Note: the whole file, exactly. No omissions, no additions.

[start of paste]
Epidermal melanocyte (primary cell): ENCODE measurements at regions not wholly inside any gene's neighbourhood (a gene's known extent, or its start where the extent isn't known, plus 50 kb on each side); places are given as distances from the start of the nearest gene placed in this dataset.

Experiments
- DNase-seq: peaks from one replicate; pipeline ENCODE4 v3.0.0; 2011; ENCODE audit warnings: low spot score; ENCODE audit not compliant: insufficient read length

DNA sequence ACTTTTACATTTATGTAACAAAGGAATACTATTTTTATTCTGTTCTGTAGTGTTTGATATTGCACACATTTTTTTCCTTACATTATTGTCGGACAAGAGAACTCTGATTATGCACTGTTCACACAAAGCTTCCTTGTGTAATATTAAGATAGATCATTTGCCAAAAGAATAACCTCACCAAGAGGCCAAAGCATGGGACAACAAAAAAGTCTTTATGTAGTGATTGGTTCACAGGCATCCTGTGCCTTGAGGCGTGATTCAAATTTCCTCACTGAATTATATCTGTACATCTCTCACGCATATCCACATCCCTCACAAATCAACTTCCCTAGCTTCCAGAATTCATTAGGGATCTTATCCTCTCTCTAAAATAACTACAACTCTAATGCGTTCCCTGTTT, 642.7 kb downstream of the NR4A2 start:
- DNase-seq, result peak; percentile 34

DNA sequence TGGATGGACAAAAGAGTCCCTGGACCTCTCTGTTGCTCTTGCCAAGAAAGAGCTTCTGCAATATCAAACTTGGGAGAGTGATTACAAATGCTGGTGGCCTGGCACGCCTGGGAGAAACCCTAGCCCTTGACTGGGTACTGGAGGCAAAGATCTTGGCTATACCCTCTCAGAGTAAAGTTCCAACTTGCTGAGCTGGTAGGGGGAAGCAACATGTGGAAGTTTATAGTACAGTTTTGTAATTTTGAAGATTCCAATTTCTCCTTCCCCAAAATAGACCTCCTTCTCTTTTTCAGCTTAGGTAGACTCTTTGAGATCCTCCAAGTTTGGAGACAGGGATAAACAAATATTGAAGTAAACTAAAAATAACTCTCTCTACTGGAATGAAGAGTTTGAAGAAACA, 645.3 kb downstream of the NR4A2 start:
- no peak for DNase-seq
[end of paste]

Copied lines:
Epidermal melanocyte (primary cell): ENCODE measurements at regions not wholly inside any gene's neighbourhood (a gene's known extent, or its start where the extent isn't known, plus 50 kb on each side); places are given as distances from the start of the nearest gene placed in this dataset.

Experiments
- DNase-seq: peaks from one replicate; pipeline ENCODE4 v3.0.0; 2011; ENCODE audit warnings: low spot score; ENCODE audit not compliant: insufficient read length

DNA sequence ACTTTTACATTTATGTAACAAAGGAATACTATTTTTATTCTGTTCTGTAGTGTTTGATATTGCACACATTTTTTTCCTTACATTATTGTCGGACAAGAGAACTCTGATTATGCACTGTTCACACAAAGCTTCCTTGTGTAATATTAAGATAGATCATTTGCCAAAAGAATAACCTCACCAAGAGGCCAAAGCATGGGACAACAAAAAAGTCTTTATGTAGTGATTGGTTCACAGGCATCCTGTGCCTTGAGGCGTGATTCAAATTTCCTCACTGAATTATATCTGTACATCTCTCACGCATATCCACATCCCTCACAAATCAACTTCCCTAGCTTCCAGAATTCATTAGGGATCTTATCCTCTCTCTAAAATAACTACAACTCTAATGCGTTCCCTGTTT, 642.7 kb downstream of the NR4A2 start:
- DNase-seq, result peak; percentile 34

DNA sequence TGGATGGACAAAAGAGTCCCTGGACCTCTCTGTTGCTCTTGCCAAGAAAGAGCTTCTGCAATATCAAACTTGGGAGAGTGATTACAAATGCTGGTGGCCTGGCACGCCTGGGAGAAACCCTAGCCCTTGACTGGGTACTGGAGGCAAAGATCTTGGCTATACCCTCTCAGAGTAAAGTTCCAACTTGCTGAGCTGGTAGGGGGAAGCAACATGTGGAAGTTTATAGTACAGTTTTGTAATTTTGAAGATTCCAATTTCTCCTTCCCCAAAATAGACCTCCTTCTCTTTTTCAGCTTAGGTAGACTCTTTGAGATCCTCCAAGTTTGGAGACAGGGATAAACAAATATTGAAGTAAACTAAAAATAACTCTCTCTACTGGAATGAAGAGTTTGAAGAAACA, 645.3 kb downstream of the NR4A2 start:
- no peak for DNase-seq